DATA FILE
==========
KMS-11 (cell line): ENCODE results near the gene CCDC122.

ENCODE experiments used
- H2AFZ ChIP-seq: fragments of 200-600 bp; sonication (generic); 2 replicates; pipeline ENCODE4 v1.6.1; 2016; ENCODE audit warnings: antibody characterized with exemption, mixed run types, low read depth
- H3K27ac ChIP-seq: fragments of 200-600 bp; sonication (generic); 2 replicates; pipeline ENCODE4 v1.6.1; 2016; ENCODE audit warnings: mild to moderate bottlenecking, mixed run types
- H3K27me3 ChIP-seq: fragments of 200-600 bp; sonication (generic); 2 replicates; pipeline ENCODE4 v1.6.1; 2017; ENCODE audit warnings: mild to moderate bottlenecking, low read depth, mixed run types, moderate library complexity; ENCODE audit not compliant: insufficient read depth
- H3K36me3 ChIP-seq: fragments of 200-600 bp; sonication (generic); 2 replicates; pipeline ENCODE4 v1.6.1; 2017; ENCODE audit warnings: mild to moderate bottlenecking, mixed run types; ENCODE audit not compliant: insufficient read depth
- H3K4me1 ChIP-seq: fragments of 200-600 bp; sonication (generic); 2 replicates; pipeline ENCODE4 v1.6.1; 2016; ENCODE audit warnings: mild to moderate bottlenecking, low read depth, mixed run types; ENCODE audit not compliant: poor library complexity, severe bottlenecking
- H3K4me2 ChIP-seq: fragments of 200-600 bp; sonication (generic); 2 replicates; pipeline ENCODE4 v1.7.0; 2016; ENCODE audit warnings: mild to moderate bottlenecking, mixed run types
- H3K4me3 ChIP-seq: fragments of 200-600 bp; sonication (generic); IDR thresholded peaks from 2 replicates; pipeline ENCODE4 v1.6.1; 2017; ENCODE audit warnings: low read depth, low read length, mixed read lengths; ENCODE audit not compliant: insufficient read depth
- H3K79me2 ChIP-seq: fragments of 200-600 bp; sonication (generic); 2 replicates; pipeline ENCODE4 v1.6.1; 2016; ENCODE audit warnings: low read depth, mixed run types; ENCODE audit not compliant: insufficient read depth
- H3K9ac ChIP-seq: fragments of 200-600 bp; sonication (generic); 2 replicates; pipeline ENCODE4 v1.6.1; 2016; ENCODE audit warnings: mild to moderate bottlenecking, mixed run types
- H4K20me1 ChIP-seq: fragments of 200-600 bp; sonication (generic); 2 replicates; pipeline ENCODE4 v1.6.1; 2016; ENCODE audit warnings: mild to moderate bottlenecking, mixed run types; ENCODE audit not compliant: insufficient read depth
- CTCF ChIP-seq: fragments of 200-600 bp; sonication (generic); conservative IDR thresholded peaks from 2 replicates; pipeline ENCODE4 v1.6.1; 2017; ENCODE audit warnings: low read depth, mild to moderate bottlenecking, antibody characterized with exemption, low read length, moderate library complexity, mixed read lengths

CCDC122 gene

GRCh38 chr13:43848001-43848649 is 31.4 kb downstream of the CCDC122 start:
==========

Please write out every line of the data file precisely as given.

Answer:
KMS-11 (cell line): ENCODE results near the gene CCDC122.

ENCODE experiments used
- H2AFZ ChIP-seq: fragments of 200-600 bp; sonication (generic); 2 replicates; pipeline ENCODE4 v1.6.1; 2016; ENCODE audit warnings: antibody characterized with exemption, mixed run types, low read depth
- H3K27ac ChIP-seq: fragments of 200-600 bp; sonication (generic); 2 replicates; pipeline ENCODE4 v1.6.1; 2016; ENCODE audit warnings: mild to moderate bottlenecking, mixed run types
- H3K27me3 ChIP-seq: fragments of 200-600 bp; sonication (generic); 2 replicates; pipeline ENCODE4 v1.6.1; 2017; ENCODE audit warnings: mild to moderate bottlenecking, low read depth, mixed run types, moderate library complexity; ENCODE audit not compliant: insufficient read depth
- H3K36me3 ChIP-seq: fragments of 200-600 bp; sonication (generic); 2 replicates; pipeline ENCODE4 v1.6.1; 2017; ENCODE audit warnings: mild to moderate bottlenecking, mixed run types; ENCODE audit not compliant: insufficient read depth
- H3K4me1 ChIP-seq: fragments of 200-600 bp; sonication (generic); 2 replicates; pipeline ENCODE4 v1.6.1; 2016; ENCODE audit warnings: mild to moderate bottlenecking, low read depth, mixed run types; ENCODE audit not compliant: poor library complexity, severe bottlenecking
- H3K4me2 ChIP-seq: fragments of 200-600 bp; sonication (generic); 2 replicates; pipeline ENCODE4 v1.7.0; 2016; ENCODE audit warnings: mild to moderate bottlenecking, mixed run types
- H3K4me3 ChIP-seq: fragments of 200-600 bp; sonication (generic); IDR thresholded peaks from 2 replicates; pipeline ENCODE4 v1.6.1; 2017; ENCODE audit warnings: low read depth, low read length, mixed read lengths; ENCODE audit not compliant: insufficient read depth
- H3K79me2 ChIP-seq: fragments of 200-600 bp; sonication (generic); 2 replicates; pipeline ENCODE4 v1.6.1; 2016; ENCODE audit warnings: low read depth, mixed run types; ENCODE audit not compliant: insufficient read depth
- H3K9ac ChIP-seq: fragments of 200-600 bp; sonication (generic); 2 replicates; pipeline ENCODE4 v1.6.1; 2016; ENCODE audit warnings: mild to moderate bottlenecking, mixed run types
- H4K20me1 ChIP-seq: fragments of 200-600 bp; sonication (generic); 2 replicates; pipeline ENCODE4 v1.6.1; 2016; ENCODE audit warnings: mild to moderate bottlenecking, mixed run types; ENCODE audit not compliant: insufficient read depth
- CTCF ChIP-seq: fragments of 200-600 bp; sonication (generic); conservative IDR thresholded peaks from 2 replicates; pipeline ENCODE4 v1.6.1; 2017; ENCODE audit warnings: low read depth, mild to moderate bottlenecking, antibody characterized with exemption, low read length, moderate library complexity, mixed read lengths

CCDC122 gene

GRCh38 chr13:43848001-43848649 is 31.4 kb downstream of the CCDC122 start: